May, the month of Mary

May, the month of the primroses, the May altar, and the May procession. Mary was always the centre of this month.

Are we in danger of losing this?

Mary is usually seen as the docile person, saying ‘yes’ meekly. Firstly to the Angel Gabriel, then Joseph, following him to wherever he needed to go. Mary later keeping all things close to her heart. Mary who worried about her son when she discovered he wasn’t with his friends, as she thought on the journey home from Jerusalem. Mary was not recognised as a strong silent woman, she was the docile one. She was doing her job as all other mothers were doing theirs. She was looking after her family.

I often wonder what Mary would be like in today’s society. She didn’t say ‘no’ to her pregnancy and what that must have cost her in her society. I wonder what pressures were put on her. How she must have loved her husband. Joseph must also have been under a lot of strain. Their love for each other and their faith in God was a great support to them. They did not abandon each other. Mary loved her young man, she journeyed with him even though she was heavily pregnant.

In school visits, Mary is not someone who is mentioned or crops up frequently. In our world of spirituality and multi-denominational schools, Mary, the Mother of Jesus tends to be side-lined. In our state schools Mary does not seem to be a comfortable topic to be discussing. In today’s world of woman power and women’s rights, Mary’s image of the docile wife does not sit well.

Taking a closer look at some of our most popular prayers about Mary, I think they are very relevant for us today. These are some that I will be passing on to schools for use this month.

The Hail Mary, (Ave Maria)
Hail Mary, full of grace, the Lord is with thee.
Blessed are you among women and
Blessed is the fruit of your womb, Jesus.
Holy Mary, Mother of God,
Pray for us, sinners,
Now and at the hour of our death.
Amen.

Youcat tells us that the first part of this most important and popular prayer after the Our Father is taken from Luke: 1:28 and 1:42. The second part ‘now and at the hour of our death’ is an addition from the sixteenth century (Youcat, 264). Every time we pray this prayer we are asking Mary to be present at our final act in this life.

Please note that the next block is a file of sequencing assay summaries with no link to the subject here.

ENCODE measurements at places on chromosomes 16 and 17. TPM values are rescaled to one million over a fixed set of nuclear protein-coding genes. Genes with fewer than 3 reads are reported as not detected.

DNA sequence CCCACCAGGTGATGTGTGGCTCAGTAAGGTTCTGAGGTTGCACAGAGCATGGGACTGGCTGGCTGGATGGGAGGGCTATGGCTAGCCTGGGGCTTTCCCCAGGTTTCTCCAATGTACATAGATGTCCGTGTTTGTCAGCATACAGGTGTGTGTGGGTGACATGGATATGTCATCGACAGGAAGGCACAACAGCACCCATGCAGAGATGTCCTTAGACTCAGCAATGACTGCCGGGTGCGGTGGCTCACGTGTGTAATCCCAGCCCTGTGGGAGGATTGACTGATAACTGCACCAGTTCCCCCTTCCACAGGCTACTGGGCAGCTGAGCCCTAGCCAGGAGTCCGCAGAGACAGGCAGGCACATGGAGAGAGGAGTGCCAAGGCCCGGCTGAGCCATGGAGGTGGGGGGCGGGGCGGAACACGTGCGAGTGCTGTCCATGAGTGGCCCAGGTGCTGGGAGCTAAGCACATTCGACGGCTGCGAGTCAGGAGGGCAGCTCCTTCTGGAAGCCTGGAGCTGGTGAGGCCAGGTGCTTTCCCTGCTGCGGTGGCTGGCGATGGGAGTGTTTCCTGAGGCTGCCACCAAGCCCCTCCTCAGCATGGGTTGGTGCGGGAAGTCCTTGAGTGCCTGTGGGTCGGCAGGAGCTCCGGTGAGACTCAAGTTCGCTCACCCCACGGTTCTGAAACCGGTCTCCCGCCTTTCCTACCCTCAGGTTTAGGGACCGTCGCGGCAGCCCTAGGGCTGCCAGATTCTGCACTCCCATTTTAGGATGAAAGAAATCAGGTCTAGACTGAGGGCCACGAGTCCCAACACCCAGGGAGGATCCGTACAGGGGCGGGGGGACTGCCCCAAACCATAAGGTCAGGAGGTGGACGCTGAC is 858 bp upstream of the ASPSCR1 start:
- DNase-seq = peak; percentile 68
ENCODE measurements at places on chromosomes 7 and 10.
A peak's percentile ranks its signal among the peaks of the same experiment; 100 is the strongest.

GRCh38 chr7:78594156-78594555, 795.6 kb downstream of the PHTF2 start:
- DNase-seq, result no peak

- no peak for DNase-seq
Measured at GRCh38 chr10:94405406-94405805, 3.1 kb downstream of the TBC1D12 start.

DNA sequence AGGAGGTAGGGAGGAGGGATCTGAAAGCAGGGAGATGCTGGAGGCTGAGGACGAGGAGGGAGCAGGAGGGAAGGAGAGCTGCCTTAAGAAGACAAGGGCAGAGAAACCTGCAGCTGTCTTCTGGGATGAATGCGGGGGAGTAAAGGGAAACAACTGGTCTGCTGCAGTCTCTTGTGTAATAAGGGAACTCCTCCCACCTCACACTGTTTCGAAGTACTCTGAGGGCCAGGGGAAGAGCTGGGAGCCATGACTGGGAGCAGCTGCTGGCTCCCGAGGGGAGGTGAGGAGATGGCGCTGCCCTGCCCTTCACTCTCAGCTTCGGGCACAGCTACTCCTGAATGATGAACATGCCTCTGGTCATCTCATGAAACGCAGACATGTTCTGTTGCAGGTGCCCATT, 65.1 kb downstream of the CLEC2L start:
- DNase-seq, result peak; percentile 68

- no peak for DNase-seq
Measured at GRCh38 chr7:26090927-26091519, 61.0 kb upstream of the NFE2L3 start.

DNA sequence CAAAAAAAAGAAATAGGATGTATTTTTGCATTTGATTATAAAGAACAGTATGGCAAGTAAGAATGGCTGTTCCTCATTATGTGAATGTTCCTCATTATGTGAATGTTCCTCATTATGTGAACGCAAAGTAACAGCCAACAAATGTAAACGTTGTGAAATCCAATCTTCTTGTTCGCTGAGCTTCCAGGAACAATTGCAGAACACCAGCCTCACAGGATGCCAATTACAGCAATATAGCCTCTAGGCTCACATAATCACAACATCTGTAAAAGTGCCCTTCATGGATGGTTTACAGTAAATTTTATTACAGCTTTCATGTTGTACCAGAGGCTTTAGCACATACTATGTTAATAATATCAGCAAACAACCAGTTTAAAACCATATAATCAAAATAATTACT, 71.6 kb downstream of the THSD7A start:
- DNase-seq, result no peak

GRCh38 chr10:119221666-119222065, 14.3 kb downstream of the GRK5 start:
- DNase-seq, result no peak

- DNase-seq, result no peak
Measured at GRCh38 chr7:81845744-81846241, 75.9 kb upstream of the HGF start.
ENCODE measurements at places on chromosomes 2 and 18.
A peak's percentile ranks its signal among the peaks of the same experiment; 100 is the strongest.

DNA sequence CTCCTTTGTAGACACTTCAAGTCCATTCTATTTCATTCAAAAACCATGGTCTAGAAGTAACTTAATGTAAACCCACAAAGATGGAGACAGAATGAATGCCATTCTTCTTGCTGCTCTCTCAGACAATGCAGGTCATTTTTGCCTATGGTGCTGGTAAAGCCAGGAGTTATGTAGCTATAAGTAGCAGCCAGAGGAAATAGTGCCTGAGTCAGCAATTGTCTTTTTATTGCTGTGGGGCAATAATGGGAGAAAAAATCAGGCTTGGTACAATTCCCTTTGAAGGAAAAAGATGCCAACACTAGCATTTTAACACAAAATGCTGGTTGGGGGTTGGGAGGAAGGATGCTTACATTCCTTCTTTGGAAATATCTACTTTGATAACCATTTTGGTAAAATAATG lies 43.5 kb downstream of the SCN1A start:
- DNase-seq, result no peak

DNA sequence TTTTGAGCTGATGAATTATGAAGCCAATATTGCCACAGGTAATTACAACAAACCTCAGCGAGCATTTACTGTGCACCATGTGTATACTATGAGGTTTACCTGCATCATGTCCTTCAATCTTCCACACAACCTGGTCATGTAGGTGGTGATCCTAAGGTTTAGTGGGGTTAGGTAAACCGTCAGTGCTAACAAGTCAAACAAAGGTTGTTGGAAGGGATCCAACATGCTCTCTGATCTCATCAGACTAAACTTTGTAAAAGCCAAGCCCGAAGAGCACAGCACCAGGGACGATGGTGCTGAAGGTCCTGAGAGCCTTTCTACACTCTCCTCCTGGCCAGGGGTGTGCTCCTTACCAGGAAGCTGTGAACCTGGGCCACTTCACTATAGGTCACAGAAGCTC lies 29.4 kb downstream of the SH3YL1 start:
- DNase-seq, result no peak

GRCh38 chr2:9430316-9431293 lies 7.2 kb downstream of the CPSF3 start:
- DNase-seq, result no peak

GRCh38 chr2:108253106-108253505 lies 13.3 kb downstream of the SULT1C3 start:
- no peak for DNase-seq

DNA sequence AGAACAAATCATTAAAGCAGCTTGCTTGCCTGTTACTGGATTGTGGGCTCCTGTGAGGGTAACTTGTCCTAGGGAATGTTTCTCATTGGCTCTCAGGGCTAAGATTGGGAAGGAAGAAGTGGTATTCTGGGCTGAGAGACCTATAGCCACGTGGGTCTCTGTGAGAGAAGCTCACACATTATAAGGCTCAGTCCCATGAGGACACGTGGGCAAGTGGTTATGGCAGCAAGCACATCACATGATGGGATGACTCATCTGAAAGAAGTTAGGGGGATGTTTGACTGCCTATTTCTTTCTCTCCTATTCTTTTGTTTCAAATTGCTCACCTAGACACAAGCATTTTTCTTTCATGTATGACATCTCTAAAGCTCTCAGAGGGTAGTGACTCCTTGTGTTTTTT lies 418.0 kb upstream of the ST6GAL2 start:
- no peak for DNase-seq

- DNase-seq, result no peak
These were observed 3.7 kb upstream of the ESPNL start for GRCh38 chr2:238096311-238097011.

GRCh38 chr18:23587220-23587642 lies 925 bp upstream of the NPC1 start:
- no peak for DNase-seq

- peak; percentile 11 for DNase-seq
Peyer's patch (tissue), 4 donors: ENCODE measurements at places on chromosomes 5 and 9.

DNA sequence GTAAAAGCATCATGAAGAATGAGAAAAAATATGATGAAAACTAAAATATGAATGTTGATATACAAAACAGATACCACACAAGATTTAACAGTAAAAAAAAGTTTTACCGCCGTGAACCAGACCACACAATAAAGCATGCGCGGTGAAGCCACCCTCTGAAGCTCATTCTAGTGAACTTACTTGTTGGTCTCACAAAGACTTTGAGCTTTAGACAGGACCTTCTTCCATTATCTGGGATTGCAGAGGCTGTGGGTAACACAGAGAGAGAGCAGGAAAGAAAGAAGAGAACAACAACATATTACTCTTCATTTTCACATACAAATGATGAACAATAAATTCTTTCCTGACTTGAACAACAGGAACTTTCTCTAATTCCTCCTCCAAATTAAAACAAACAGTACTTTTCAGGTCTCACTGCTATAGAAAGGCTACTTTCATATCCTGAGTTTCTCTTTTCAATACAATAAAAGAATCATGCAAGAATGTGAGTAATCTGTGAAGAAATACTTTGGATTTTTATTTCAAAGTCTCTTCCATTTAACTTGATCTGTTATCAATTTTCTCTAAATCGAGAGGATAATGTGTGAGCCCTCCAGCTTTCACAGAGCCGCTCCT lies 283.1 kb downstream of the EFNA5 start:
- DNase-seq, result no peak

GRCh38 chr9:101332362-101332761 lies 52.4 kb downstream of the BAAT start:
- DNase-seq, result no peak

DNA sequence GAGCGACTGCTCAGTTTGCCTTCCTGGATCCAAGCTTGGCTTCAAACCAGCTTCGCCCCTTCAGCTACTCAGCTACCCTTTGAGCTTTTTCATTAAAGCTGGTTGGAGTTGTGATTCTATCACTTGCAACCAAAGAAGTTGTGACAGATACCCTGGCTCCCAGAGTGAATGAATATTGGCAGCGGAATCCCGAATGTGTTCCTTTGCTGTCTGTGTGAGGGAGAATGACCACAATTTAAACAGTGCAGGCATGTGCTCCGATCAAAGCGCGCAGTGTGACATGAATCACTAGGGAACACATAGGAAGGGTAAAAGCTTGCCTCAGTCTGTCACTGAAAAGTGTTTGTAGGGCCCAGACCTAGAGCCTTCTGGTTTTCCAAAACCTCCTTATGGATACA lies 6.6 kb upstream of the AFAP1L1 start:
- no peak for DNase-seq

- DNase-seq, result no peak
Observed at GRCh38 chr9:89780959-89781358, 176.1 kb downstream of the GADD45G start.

The Memorare
Remember, O most gracious Virgin Mary,
that never was it known
that anyone who fled to your protection,
implored your help or sought your intersession
was left unaided.Inspired by this confidence, I fly unto you,
O Virgin of virgins, my Mother.
To you do I come,
before you I stand sinful and sorrowful.
O Mother of the Word Incarnate,
despise not my petitions
but in your mercy hear and answer me.
Amen.

Short Prayer of the Faithful

  • ‘The Almighty works marvels for me, Holy is his name.’
    May we know how to glorify the Lord and seek first the Kingdom of God, trusting, like Mary, that he who is mighty will not fail us, but do good things for us too in this our day.
  • That those who are confused, as were Mary and Joseph, about God’s will, may be open to the coming of the Holy Spirit to enlighten them.
    (The Prayer of the Faithful for Weekdays, Blackfriars Publications)
  • We pray for all mothers. May they, like Mary, show their children the extent of human love and motherly nurturing and may all people learn to embrace one another in love, compassion and service. (Veritas)

In these days of mindfulness, what better prayer of contemplation than the Rosary, especially the Joyful Mysteries. Mary is involved in each of these:
• The Annunciation;
• The Visitation;
• The Birth of Our Lord;
• The Presentation in the Temple;
• The Finding of the child Jesus in the Temple.

Mary really did ponder all these things in her heart. Surely we can ask her to help us to ‘ponder’ as well.

Patricia Sheridan Post-Primary Diocesan Advisor, Kilmore Diocese

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For more resources from our May issue, click here.

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